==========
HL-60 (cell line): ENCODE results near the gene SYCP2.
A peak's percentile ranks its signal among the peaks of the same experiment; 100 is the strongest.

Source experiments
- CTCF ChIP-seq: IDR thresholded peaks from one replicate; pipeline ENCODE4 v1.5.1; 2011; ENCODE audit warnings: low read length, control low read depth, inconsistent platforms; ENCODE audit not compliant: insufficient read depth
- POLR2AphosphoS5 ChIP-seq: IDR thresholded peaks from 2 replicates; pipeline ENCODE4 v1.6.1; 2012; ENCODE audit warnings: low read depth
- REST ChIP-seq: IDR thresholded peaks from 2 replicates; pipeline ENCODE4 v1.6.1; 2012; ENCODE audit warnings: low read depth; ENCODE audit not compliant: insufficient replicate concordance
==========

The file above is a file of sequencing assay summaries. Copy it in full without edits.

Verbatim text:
HL-60 (cell line): ENCODE results near the gene SYCP2.
A peak's percentile ranks its signal among the peaks of the same experiment; 100 is the strongest.

Source experiments
- CTCF ChIP-seq: IDR thresholded peaks from one replicate; pipeline ENCODE4 v1.5.1; 2011; ENCODE audit warnings: low read length, control low read depth, inconsistent platforms; ENCODE audit not compliant: insufficient read depth
- POLR2AphosphoS5 ChIP-seq: IDR thresholded peaks from 2 replicates; pipeline ENCODE4 v1.6.1; 2012; ENCODE audit warnings: low read depth
- REST ChIP-seq: IDR thresholded peaks from 2 replicates; pipeline ENCODE4 v1.6.1; 2012; ENCODE audit warnings: low read depth; ENCODE audit not compliant: insufficient replicate concordance